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LANGUAGE PROXIMITY OF CENTRAL ASIA SUPPORTED BY ARCHAEOLOGY

WITH THE

UPPER INDUS

Given that the Rig Veda is commonly thought to have been written in the Upper Indus region, we have yet one more reason to look at the area immediately to the north and north-west of the upper Indus Valley i.e. the Pamir-Badakhshan region as being a strong candidate for the homeland of the ancient Aryans, the so-called Proto IndoIranians. The language of the Rig Veda and the Old Avesta are so close that they are commonly thought to be dialects such as that spoken in two neighbouring provinces and that further, they emerged from a common language philologists call Proto Indo-Iranian, another name for the language of united ancient Aryans. [Also see our page on Languages.] Panini, the author of a grammar on Classical Sanskrit which was derived from the Vedic language was a resident of Pushkalavati, Gandhara, which is now part of modern-day Charsadda District in Khyber Pakhtunkhwa, formerly known as the NorthWest Frontier Province of Pakistan and which included the Swat Valley now in northern Pakistan as well. In the Swat-Chitral region, numerous archaeological sites have yielded graveyards dating between the second quarter of the second millennium BCE and the late centuries BCE, and with associated features leading the sites to be categorized as the Gandhara Grave Culture. The artefacts excavated from the sites show similarities and links with Central Asian as well as lower Indus Valley sites. The use of shell, coral and ivory were likely brought in via trade routes from the lower Indus plains and foothills. A significant rock shelter site was excavated in the spring of 1967 near the township of Ghaligai / Ghalegay located on the east bank of the Swat River, some 12-15 km south of Mingora towards Barikot. At Ghaligai, the Swat Valley is a kilometres wide, flat, flood plain. Here, the river has many branches and frequently changes course. The valley itself is well cultivated and the crop fields slope gently down towards the river. Watercress and pumpkins are popular crops. Hills rise sharply for the valley. The eastern hills separate the Swat Valley from the Indus and Buner valleys while on the other side the western hills lie the Dir and Chitral valleys. The site has provided evidence of uninterrupted occupation for 3500 years starting from the second half of the 3rd millennium BCE. Three Carbon 14 dates of the earliest/lowest level give date from 2970 to 2930 BCE. artefacts from this level include pottery some with their inner surfaces burnished (presumably to make them water-proof from the inside). Some pottery shapes are similar to those found in Turkmenistan sites (Murgab Delta and the Kopet Dag hill base). Other artefacts found at Ghaligai as levell as Kili, Gul Hohammad, Sarai Kala, Jalilpur and Gumla show striking similarities and eveidence of trade of nonnative materials primarily within the Aryan nations but also as far as the Arabian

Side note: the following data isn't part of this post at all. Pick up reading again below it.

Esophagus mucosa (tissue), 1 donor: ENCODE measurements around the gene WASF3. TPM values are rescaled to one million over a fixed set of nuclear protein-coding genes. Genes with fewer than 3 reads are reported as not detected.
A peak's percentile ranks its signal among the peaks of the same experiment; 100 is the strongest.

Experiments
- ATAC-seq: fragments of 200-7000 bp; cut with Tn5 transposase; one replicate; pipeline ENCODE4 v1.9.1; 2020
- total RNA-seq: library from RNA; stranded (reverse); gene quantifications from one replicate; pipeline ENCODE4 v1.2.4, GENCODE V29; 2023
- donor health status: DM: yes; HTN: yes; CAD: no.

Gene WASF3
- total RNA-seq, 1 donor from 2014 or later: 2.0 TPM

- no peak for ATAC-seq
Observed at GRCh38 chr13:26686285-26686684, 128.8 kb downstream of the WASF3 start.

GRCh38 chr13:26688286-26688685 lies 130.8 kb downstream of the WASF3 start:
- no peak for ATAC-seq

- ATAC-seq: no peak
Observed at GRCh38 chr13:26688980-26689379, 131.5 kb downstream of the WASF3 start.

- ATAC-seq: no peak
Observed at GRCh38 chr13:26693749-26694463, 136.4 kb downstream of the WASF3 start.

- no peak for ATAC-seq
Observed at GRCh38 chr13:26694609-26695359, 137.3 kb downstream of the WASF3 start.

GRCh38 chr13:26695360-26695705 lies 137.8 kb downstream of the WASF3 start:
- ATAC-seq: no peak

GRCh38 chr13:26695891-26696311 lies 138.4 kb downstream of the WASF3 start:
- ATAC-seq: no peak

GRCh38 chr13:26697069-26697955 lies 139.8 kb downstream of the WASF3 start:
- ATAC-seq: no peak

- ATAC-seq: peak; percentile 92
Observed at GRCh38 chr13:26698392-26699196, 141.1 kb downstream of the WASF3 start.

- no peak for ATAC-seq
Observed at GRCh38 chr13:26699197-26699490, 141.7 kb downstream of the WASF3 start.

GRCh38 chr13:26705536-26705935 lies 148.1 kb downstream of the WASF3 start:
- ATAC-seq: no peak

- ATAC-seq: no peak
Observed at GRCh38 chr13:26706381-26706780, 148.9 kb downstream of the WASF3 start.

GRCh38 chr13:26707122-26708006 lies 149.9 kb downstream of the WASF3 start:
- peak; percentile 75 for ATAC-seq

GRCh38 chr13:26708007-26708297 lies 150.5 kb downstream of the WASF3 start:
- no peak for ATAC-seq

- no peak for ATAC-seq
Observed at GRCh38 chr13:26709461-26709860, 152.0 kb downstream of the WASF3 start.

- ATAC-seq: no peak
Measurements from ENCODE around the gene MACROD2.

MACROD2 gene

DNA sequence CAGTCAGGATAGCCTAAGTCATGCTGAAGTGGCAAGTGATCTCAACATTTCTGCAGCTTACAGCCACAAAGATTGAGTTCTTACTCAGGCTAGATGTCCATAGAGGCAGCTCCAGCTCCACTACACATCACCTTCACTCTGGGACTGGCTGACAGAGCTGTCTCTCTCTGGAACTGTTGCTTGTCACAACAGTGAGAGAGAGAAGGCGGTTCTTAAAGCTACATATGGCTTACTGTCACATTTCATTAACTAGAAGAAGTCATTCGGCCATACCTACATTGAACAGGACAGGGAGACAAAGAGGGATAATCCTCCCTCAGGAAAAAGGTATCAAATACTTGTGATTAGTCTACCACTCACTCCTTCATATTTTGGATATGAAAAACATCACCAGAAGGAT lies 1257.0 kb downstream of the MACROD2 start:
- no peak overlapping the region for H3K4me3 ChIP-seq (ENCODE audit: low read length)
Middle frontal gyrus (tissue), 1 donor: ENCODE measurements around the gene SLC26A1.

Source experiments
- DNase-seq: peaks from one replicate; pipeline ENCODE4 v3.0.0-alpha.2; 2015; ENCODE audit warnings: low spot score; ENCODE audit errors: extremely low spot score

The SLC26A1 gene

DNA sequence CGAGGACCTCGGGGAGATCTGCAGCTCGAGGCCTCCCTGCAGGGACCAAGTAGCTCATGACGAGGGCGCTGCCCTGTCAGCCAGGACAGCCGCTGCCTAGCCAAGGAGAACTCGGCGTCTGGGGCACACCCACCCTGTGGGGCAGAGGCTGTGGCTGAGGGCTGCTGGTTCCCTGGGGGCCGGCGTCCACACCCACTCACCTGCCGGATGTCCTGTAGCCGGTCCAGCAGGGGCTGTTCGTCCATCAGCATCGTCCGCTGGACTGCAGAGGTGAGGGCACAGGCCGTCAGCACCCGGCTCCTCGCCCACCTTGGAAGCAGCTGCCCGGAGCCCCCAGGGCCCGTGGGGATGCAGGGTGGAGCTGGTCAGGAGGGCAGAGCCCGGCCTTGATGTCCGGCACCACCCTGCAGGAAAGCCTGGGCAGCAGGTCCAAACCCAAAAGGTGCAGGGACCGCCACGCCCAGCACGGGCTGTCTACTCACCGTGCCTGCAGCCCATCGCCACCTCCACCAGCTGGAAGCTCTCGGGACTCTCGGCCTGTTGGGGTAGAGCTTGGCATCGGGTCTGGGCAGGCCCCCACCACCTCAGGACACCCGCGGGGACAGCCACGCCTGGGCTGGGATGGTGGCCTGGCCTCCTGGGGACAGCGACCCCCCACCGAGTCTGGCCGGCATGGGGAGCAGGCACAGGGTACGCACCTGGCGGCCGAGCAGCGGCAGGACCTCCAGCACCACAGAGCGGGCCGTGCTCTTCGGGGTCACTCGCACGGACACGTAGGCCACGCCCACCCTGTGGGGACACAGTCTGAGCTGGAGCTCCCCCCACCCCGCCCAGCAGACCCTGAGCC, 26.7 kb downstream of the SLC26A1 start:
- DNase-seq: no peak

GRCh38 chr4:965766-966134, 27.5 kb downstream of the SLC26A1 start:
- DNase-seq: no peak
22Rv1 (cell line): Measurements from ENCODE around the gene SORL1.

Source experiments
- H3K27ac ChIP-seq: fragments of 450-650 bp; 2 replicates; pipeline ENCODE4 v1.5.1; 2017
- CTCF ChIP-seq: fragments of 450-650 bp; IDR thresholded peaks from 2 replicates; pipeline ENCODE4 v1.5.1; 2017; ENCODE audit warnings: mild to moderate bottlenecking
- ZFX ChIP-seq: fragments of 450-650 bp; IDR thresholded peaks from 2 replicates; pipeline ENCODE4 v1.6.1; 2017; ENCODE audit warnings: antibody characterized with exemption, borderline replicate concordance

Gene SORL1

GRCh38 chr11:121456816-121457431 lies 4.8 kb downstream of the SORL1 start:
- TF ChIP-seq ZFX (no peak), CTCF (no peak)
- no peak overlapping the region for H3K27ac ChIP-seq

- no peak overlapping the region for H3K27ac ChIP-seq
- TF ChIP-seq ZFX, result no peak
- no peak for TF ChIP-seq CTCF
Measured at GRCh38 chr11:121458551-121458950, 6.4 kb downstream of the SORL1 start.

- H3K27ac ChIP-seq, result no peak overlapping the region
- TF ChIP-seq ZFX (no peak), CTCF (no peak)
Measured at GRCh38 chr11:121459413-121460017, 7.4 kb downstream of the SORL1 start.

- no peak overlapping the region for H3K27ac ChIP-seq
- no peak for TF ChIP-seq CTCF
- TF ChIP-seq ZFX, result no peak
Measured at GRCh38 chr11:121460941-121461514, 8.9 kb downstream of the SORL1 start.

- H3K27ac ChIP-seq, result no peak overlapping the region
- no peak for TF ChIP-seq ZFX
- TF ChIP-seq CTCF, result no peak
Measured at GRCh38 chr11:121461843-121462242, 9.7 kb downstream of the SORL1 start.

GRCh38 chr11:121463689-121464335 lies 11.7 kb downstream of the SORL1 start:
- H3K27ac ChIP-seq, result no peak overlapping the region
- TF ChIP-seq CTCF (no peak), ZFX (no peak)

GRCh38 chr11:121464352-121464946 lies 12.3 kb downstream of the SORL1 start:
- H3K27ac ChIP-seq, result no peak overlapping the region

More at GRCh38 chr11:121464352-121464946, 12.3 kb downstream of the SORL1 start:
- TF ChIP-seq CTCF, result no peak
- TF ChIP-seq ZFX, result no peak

peninsula and China. In a valley to the west of Ghaligai, archaeological finds at the Balambat site near Timergara (also spelt Timurgarh/Timargarha) and dated to 1500-600 BCE, show links with artefacts found in the lower Indus Valley site Mehrgarh as well as in Central Asian sites. [Balambat lies on the west bank of River Panjkora while Timergara lies across the river on the east bank. The name mean Timurgarh place of Timur (the Mohgul king). The Wikipedia page states that fire altars have also been found at Balambat indicating the resident to be "fire-worshippers" (sic). We are not concerned with the insulting language used in the Wikipedia page - rather, indications of the close links to an early Aryan settlement.